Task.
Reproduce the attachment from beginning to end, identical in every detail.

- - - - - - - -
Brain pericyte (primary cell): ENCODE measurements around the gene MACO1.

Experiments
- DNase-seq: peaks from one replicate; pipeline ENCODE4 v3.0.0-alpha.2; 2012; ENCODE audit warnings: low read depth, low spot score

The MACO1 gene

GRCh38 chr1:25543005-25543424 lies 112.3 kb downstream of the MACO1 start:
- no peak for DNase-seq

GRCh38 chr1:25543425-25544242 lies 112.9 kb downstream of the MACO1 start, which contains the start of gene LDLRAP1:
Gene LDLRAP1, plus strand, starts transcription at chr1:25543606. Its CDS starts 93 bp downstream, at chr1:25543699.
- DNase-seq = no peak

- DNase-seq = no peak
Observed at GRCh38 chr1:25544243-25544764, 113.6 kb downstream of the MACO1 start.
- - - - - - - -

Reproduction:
Brain pericyte (primary cell): ENCODE measurements around the gene MACO1.

Experiments
- DNase-seq: peaks from one replicate; pipeline ENCODE4 v3.0.0-alpha.2; 2012; ENCODE audit warnings: low read depth, low spot score

The MACO1 gene

GRCh38 chr1:25543005-25543424 lies 112.3 kb downstream of the MACO1 start:
- no peak for DNase-seq

GRCh38 chr1:25543425-25544242 lies 112.9 kb downstream of the MACO1 start, which contains the start of gene LDLRAP1:
Gene LDLRAP1, plus strand, starts transcription at chr1:25543606. Its CDS starts 93 bp downstream, at chr1:25543699.
- DNase-seq = no peak

- DNase-seq = no peak
Observed at GRCh38 chr1:25544243-25544764, 113.6 kb downstream of the MACO1 start.